September 22, 2010


The Glass Delusion at The National Glass Centre Curated by Grainne Sweeney and Alessandra Pace

'The Glass Delusion’ was the name given in the late Middle Ages and Baroque times to a form of depression. The syndrome evokes a psychological separation between reality and imagination. Sufferers were obsessive, compulsive, driven by irrational fears and envisioned themselves to be made of glass, hence delicate and vulnerable to scrutiny. More than any other material glass lends itself to speculations: as a transparent membrane it separates and connects, magnifies yet shrinks, reflects and deforms; it is a barrier, yet allows light to pass through it, it can be delicate as well as deadly and its attributes are appropriated in many symbolic ways: the Glass Brain and the Glass Man; mirror image, alter ego, Doppelganger, and split personality all come to mind. It is this duality, the ability to combine opposites, that is the inspiration for this exhibition of contemporary art, artefacts and scientific objects that tell the story of human attempts to reconcile the physical and mental worlds.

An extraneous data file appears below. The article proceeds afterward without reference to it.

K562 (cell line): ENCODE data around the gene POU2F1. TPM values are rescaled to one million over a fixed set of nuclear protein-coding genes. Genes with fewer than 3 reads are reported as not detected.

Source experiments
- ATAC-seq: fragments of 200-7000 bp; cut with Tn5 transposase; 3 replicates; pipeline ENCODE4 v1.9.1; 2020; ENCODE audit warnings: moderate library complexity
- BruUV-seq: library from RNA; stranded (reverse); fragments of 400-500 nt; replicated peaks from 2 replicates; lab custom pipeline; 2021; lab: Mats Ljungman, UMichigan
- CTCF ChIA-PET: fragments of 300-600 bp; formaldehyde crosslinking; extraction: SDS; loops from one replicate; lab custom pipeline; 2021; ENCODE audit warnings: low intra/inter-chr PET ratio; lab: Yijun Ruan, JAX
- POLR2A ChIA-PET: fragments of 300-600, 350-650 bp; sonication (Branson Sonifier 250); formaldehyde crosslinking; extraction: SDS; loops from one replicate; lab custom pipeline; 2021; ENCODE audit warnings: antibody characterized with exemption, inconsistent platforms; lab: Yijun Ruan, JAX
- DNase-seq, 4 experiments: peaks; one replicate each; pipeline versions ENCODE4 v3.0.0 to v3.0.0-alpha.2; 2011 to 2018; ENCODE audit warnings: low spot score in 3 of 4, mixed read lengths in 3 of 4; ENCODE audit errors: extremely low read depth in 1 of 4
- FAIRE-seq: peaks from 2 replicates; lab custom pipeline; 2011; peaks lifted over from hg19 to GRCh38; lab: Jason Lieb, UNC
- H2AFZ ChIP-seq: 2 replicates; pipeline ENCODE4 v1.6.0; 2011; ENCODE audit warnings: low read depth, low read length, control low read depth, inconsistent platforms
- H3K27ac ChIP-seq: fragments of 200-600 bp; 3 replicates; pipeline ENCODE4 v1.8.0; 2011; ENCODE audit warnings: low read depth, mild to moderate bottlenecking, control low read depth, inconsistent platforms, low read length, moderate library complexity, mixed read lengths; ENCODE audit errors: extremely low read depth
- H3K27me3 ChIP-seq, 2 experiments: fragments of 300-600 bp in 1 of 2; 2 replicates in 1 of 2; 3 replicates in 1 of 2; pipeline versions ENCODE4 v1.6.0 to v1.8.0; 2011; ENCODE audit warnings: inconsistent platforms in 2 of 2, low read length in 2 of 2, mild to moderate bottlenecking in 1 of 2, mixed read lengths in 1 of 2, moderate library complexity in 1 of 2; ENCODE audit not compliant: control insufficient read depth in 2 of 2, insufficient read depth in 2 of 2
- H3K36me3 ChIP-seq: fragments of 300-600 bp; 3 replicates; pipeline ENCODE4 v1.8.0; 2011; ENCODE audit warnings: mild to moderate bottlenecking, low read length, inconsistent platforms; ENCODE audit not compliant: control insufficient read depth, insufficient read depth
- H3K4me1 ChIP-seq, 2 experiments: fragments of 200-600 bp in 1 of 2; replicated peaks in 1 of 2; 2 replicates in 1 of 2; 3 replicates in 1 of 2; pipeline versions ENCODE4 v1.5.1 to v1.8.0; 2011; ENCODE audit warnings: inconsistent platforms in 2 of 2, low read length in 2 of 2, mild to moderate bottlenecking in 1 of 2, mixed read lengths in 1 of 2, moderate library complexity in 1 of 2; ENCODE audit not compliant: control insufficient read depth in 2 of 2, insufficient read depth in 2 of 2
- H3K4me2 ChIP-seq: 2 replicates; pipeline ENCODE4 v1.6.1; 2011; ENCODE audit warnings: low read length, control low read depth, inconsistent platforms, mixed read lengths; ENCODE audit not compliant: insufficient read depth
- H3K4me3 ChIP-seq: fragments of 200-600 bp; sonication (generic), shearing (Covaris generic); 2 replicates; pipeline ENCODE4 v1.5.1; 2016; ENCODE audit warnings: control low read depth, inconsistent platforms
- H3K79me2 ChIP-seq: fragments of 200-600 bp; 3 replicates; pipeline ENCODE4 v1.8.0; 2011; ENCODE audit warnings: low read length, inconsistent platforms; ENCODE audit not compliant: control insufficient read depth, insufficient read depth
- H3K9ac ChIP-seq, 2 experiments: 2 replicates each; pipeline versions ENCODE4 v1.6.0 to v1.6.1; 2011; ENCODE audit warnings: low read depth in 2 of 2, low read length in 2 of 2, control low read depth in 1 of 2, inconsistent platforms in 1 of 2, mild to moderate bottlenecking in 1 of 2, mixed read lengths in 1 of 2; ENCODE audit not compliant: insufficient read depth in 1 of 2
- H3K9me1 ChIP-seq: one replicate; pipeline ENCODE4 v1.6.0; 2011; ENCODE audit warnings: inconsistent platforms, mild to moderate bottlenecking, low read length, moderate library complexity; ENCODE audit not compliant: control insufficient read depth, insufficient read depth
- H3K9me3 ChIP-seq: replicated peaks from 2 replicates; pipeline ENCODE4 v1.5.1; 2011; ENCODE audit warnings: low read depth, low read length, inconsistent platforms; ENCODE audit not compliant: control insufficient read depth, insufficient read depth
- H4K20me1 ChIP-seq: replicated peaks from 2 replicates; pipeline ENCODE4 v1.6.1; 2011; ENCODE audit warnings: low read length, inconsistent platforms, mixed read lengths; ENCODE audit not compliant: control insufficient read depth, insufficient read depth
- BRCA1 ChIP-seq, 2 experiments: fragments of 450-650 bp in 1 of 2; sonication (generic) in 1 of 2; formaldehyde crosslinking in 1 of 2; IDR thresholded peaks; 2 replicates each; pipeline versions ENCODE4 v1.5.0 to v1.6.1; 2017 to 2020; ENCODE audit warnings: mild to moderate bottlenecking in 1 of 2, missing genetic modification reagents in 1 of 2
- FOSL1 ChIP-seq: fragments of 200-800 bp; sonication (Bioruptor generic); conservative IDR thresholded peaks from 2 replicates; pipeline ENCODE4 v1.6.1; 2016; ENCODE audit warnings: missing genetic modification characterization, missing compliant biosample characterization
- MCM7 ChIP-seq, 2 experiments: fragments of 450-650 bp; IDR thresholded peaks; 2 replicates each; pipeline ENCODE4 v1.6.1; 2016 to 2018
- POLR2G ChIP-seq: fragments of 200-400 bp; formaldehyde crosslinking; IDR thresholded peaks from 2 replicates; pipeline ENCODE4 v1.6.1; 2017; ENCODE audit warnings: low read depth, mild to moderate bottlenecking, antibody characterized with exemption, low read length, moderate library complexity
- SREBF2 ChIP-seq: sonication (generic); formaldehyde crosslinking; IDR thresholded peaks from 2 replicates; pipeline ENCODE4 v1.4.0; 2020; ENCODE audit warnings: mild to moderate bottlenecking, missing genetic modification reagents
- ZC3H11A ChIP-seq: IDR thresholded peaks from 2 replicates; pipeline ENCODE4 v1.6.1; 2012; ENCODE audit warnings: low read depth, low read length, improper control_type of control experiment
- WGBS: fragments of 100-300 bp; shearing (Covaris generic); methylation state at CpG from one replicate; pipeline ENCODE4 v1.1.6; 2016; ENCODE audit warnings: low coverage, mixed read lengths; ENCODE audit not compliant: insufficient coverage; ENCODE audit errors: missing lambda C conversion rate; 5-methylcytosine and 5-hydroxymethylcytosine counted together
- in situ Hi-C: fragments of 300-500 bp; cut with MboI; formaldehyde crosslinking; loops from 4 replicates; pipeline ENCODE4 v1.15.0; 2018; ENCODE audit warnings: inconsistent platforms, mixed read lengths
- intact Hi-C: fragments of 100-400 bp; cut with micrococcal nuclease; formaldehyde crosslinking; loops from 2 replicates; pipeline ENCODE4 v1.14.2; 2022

above image:
Alan Bennett Klein Bottles Lampworked glass

Michelangelo Pistoletto
A Cubic Metre of Infinity (Minus Objects), 1966
Inward facing mirrors tied together with a cord to form a sealed box

Beryl Sokoloff
My Mirrored Hope, 1962
17' 16mm film: Clarence Schmidt (1897 – 1978) was a plasterer by trade and a movie set builder for the silent film studios of the 1930s. In 1931 he inherited land on a mountainside in upstate Woodstock, N.Y. and Schmidt and his wife relocated. In Woodstock he worked as a handyman and began building a massive house/labyrinth that would become his life's work. Over the years it grew into a huge assemblage of wooden window frames, mirrors, walkways, bedsteads and other found objects. By the time it burned to the ground, in 1968, it was a monument of outsider art — 30 rooms spread over seven stories and topped by a garden.